On June 22, 1969, Garland was found dead by Deans in the bathroom of their rented house in Chelsea, London. At the subsequent inquest, coroner Gavin Thursdon stated that the cause of death was "an incautious self-overdosage" of barbiturates; her blood contained the equivalent of ten 1.5-grain (97 mg) Seconal capsules. Thursdon stressed that the overdose had been unintentional and that there was no evidence to suggest she had committed suicide. Her autopsy showed that there was no inflammation of her stomach lining and no drug residue there, which indicated that the drug had been ingested over a long period of time, rather than in one dose. Her death certificate stated that her death had been "accidental". Even so, a British specialist who had attended her said she had been living on borrowed time due to cirrhosis of the liver. She had turned 47 just 12 days prior to her death. Her Wizard of Oz costar Ray Bolger commented at her funeral, "She just plain wore out."
Hughes was reported to have died on April 5, 1976, at 1:27 pm on board an aircraft owned by Robert Graf and piloted by Jeff Abrams, en route from his penthouse at the Acapulco Fairmont Princess Hotel in Mexico to The Methodist Hospital in Houston, Texas. A subsequent autopsy noted kidney failure as the cause of death. Hughes was in extremely poor physical condition at the time of his death. He suffered from malnutrition. While his kidneys were damaged, his other internal organs, including his brain, were deemed perfectly healthy. X-rays revealed five broken-off hypodermic needles in the flesh of his arms. To inject codeine into his muscles, Hughes used glass syringes with metal needles that easily became detached. Phenacetin, used for chronic pain, may have been the cause of his kidney failure.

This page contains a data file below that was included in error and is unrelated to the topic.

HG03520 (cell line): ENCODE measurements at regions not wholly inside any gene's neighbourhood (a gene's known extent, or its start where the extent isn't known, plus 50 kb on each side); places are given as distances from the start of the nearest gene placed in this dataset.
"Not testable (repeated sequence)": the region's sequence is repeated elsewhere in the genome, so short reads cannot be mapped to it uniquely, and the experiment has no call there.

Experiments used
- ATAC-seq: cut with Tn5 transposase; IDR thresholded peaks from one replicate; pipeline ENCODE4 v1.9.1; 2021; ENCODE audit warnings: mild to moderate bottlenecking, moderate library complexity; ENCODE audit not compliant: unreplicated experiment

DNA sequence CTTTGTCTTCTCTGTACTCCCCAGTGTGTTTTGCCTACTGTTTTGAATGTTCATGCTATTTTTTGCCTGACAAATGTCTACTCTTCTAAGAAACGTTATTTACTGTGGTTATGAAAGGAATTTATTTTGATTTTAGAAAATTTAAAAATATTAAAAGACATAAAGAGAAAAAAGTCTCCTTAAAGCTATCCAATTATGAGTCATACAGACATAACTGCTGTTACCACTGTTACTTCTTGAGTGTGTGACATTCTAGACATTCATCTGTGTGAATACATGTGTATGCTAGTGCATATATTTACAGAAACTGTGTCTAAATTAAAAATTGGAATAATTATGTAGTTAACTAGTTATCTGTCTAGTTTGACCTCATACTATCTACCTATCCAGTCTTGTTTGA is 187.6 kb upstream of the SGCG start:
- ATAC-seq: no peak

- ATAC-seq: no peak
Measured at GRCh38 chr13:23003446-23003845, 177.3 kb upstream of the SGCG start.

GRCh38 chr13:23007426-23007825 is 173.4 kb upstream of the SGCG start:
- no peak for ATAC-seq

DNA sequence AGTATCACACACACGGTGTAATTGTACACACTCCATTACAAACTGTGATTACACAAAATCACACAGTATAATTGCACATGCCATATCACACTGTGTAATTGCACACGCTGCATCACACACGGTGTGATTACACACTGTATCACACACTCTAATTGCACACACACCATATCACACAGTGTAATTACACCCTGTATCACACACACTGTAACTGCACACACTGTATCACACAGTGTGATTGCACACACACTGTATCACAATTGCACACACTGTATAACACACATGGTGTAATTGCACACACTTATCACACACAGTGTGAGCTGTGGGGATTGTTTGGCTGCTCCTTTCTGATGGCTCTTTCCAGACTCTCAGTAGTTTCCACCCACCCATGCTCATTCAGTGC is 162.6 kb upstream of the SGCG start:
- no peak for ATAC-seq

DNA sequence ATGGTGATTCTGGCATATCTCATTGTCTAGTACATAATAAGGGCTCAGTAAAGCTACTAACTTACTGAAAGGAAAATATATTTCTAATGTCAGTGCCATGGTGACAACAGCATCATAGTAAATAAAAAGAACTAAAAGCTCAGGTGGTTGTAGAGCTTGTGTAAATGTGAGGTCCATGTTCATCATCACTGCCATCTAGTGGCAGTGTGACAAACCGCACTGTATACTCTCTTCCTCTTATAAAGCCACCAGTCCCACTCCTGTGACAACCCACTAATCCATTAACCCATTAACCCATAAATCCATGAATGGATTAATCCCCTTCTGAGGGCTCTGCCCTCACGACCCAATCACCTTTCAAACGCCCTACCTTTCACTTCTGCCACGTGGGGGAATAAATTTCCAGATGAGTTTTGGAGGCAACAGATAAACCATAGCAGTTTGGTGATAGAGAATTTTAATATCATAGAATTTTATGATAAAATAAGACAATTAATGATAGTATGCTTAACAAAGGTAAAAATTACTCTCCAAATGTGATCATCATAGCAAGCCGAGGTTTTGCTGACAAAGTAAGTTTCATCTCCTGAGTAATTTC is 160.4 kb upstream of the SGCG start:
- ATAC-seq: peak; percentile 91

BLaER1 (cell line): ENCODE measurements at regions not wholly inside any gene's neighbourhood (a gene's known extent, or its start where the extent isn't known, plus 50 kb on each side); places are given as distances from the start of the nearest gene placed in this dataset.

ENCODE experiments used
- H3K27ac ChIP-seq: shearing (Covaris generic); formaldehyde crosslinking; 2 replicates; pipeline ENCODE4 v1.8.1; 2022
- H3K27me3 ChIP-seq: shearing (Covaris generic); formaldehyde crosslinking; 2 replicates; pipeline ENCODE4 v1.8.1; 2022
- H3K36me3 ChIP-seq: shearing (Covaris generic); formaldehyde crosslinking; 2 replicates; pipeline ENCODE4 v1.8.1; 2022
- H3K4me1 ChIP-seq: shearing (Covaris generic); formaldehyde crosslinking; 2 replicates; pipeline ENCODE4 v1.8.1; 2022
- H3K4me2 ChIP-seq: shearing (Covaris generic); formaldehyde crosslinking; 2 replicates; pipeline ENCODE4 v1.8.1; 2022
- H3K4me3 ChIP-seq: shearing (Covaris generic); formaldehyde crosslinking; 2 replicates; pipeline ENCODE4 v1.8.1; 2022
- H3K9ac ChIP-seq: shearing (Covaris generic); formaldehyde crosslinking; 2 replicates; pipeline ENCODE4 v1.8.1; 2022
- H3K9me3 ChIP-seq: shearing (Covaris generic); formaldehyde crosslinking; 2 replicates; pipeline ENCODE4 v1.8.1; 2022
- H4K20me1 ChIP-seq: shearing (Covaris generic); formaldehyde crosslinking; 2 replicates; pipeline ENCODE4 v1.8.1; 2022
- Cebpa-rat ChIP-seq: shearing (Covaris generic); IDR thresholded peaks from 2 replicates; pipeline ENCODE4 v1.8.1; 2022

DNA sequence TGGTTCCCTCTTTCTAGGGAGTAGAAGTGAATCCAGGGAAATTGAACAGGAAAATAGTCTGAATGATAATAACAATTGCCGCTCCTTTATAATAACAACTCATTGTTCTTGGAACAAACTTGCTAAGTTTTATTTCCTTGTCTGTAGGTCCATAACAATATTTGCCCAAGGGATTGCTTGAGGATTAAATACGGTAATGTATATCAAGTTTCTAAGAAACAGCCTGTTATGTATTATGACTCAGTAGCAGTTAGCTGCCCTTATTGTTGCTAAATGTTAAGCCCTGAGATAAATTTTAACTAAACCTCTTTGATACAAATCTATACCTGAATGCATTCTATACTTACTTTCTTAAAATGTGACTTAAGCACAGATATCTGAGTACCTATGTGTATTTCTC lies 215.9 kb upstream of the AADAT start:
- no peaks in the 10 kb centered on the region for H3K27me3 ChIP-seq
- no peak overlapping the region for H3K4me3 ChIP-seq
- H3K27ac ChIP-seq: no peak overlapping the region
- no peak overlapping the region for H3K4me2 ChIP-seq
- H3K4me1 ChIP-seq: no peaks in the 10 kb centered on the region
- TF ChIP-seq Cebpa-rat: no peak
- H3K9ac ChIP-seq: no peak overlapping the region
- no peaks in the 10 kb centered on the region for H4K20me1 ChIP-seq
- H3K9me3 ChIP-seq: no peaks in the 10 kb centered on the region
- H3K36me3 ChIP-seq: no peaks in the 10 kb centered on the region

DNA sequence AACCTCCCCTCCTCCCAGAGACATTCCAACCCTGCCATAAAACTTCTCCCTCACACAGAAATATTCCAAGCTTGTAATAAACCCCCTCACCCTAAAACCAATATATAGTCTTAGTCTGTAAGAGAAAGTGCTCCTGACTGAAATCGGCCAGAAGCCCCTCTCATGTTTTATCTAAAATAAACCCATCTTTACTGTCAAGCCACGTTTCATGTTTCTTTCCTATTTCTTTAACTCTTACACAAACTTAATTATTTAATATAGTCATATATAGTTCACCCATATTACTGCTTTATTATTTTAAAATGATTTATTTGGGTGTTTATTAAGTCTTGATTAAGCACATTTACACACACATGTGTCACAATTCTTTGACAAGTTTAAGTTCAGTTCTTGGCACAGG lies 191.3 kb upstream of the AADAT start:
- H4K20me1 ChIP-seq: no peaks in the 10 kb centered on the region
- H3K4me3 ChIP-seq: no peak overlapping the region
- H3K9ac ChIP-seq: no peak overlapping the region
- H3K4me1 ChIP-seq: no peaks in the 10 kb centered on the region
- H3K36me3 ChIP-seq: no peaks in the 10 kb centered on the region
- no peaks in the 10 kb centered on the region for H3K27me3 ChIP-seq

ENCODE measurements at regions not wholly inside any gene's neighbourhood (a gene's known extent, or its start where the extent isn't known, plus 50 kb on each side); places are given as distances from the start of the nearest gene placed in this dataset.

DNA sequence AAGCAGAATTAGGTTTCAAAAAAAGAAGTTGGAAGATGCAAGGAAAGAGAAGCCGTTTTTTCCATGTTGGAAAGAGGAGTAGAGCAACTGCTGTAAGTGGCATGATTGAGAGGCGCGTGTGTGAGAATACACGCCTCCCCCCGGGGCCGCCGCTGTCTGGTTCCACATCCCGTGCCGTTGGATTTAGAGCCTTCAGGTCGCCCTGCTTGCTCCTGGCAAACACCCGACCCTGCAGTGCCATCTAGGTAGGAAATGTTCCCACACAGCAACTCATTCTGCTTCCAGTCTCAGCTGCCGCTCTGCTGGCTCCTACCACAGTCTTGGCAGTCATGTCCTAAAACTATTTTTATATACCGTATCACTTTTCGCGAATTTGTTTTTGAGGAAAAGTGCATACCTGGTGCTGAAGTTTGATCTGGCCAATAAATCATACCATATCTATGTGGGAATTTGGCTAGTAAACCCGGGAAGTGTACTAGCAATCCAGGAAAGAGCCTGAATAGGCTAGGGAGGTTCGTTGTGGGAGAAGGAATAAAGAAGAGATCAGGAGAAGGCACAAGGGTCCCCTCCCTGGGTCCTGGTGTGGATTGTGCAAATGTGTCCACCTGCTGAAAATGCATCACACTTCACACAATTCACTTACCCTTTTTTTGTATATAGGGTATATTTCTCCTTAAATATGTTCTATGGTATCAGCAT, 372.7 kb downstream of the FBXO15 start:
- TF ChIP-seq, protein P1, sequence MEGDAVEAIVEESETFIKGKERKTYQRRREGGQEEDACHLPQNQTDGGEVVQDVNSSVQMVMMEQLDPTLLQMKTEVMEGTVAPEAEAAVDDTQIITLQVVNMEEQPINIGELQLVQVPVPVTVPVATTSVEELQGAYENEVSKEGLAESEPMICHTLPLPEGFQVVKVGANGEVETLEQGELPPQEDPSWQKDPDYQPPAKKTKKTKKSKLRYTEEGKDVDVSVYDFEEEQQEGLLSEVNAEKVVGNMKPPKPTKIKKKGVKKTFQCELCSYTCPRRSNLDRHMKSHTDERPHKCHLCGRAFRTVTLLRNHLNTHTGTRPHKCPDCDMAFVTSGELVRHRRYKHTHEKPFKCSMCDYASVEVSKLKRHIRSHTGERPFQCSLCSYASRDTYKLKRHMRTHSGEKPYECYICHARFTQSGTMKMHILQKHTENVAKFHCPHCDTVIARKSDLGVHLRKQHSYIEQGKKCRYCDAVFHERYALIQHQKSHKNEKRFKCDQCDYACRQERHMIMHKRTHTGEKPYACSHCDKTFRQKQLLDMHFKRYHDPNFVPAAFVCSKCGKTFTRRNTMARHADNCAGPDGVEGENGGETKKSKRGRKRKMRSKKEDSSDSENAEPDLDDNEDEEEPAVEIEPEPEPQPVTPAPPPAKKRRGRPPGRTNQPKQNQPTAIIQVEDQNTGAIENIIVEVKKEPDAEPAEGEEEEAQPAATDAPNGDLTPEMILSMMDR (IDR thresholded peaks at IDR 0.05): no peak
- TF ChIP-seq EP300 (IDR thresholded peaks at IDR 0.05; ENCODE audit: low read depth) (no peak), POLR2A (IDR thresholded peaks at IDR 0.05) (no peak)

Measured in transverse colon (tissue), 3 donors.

"When I die, I want people to play my music, go wild, and freak out an' do anything they wanna do." Early on September 18, 1970, Jimi Hendrix died in London. He had spent the latter part of the previous evening at a party and was picked up at close to 3:00 by girlfriend Monika Dannemann and driven to her flat at the Samarkand Hotel, 22 Lansdowne Crescent, Notting Hill. Dannemann claimed in her original testimony that after they returned to her lodgings the evening before, Hendrix, unknown to her, had taken nine of her prescribed Vesparax sleeping pills. The normal medical dose was a half to one tablet as stated in the literature, but Hendrix was unfamiliar with this very strong Belgian brand. According to surgeon John Bannister, the doctor who initially attended to him, Hendrix had asphyxiated in his own vomit, mainly red wine which had filled his airways.